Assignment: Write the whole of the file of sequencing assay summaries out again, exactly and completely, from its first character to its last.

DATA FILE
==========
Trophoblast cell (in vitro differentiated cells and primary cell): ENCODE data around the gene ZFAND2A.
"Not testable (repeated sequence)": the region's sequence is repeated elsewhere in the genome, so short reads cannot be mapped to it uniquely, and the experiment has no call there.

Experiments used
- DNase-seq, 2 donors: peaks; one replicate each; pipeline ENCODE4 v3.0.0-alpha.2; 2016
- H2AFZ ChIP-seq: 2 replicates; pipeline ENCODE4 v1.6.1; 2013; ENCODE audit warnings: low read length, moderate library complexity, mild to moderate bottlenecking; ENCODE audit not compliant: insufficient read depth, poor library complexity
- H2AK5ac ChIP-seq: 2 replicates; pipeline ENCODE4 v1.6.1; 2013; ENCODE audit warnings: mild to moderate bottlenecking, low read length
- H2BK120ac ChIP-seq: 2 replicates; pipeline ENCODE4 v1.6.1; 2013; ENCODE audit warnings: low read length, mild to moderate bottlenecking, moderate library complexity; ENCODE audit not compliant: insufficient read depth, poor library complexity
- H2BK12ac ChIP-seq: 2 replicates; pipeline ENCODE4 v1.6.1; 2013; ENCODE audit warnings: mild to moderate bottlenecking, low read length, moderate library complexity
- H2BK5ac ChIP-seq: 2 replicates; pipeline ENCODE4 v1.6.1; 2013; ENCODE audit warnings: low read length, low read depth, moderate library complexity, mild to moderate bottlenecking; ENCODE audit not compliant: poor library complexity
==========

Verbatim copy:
Trophoblast cell (in vitro differentiated cells and primary cell): ENCODE data around the gene ZFAND2A.
"Not testable (repeated sequence)": the region's sequence is repeated elsewhere in the genome, so short reads cannot be mapped to it uniquely, and the experiment has no call there.

Experiments used
- DNase-seq, 2 donors: peaks; one replicate each; pipeline ENCODE4 v3.0.0-alpha.2; 2016
- H2AFZ ChIP-seq: 2 replicates; pipeline ENCODE4 v1.6.1; 2013; ENCODE audit warnings: low read length, moderate library complexity, mild to moderate bottlenecking; ENCODE audit not compliant: insufficient read depth, poor library complexity
- H2AK5ac ChIP-seq: 2 replicates; pipeline ENCODE4 v1.6.1; 2013; ENCODE audit warnings: mild to moderate bottlenecking, low read length
- H2BK120ac ChIP-seq: 2 replicates; pipeline ENCODE4 v1.6.1; 2013; ENCODE audit warnings: low read length, mild to moderate bottlenecking, moderate library complexity; ENCODE audit not compliant: insufficient read depth, poor library complexity
- H2BK12ac ChIP-seq: 2 replicates; pipeline ENCODE4 v1.6.1; 2013; ENCODE audit warnings: mild to moderate bottlenecking, low read length, moderate library complexity
- H2BK5ac ChIP-seq: 2 replicates; pipeline ENCODE4 v1.6.1; 2013; ENCODE audit warnings: low read length, low read depth, moderate library complexity, mild to moderate bottlenecking; ENCODE audit not compliant: poor library complexity